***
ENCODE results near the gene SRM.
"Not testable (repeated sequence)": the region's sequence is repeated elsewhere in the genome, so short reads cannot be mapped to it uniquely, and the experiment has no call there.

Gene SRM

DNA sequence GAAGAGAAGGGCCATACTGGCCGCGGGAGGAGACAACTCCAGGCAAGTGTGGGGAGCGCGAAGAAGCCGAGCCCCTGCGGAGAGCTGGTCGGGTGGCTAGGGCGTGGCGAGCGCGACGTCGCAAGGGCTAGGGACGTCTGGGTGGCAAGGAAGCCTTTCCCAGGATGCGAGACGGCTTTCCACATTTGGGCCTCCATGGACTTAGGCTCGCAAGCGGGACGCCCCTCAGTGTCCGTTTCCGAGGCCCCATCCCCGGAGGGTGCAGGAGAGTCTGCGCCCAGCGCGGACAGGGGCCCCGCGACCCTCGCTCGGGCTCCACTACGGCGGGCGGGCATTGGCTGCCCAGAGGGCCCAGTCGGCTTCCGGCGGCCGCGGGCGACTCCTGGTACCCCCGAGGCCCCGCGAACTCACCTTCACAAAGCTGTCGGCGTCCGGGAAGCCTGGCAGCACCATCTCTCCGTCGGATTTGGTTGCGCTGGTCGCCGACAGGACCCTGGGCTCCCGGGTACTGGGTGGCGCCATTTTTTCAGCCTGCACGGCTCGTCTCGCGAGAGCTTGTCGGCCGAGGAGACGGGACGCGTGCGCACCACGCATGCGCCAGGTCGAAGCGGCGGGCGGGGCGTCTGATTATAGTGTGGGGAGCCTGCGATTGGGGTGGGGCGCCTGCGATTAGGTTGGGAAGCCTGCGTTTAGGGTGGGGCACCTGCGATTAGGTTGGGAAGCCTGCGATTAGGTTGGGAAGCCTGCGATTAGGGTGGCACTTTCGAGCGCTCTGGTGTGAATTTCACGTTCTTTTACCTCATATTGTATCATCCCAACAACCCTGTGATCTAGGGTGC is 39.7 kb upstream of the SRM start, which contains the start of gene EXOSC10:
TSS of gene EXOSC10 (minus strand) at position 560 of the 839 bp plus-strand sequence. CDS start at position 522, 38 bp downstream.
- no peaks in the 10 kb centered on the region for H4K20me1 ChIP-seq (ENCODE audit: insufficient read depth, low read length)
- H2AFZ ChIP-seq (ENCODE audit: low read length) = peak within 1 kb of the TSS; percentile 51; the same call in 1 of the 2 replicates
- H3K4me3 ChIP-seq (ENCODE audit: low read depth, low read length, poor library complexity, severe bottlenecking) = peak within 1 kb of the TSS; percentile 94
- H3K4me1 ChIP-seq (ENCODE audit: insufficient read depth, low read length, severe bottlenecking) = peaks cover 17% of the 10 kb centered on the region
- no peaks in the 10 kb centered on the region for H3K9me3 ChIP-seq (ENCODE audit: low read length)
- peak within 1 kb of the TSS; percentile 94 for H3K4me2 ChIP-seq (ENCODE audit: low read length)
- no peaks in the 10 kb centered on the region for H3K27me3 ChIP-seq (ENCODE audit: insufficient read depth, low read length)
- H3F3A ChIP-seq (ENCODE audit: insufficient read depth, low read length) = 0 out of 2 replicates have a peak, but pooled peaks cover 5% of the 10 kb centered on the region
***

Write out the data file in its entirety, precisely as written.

ENCODE results near the gene SRM.
"Not testable (repeated sequence)": the region's sequence is repeated elsewhere in the genome, so short reads cannot be mapped to it uniquely, and the experiment has no call there.

Gene SRM

DNA sequence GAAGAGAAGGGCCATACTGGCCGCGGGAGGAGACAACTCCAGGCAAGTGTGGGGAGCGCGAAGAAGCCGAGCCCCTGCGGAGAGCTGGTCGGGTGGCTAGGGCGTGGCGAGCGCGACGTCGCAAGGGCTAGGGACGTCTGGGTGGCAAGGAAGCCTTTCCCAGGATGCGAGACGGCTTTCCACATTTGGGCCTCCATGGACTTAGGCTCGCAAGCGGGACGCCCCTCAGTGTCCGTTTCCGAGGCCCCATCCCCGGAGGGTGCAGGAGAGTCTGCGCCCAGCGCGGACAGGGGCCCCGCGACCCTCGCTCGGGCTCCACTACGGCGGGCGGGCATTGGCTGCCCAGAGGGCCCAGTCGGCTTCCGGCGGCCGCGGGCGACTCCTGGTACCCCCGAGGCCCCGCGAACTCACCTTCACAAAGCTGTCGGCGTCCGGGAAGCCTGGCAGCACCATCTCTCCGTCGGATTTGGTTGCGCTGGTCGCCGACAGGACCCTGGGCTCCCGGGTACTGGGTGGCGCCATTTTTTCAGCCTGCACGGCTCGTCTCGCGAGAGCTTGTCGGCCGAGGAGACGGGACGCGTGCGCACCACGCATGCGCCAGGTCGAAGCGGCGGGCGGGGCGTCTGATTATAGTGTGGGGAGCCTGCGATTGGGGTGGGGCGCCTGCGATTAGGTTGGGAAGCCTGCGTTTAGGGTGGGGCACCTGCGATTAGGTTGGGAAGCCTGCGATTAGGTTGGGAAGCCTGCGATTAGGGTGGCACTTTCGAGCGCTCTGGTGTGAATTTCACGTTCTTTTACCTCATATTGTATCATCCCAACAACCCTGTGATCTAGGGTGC is 39.7 kb upstream of the SRM start, which contains the start of gene EXOSC10:
TSS of gene EXOSC10 (minus strand) at position 560 of the 839 bp plus-strand sequence. CDS start at position 522, 38 bp downstream.
- no peaks in the 10 kb centered on the region for H4K20me1 ChIP-seq (ENCODE audit: insufficient read depth, low read length)
- H2AFZ ChIP-seq (ENCODE audit: low read length) = peak within 1 kb of the TSS; percentile 51; the same call in 1 of the 2 replicates
- H3K4me3 ChIP-seq (ENCODE audit: low read depth, low read length, poor library complexity, severe bottlenecking) = peak within 1 kb of the TSS; percentile 94
- H3K4me1 ChIP-seq (ENCODE audit: insufficient read depth, low read length, severe bottlenecking) = peaks cover 17% of the 10 kb centered on the region
- no peaks in the 10 kb centered on the region for H3K9me3 ChIP-seq (ENCODE audit: low read length)
- peak within 1 kb of the TSS; percentile 94 for H3K4me2 ChIP-seq (ENCODE audit: low read length)
- no peaks in the 10 kb centered on the region for H3K27me3 ChIP-seq (ENCODE audit: insufficient read depth, low read length)
- H3F3A ChIP-seq (ENCODE audit: insufficient read depth, low read length) = 0 out of 2 replicates have a peak, but pooled peaks cover 5% of the 10 kb centered on the region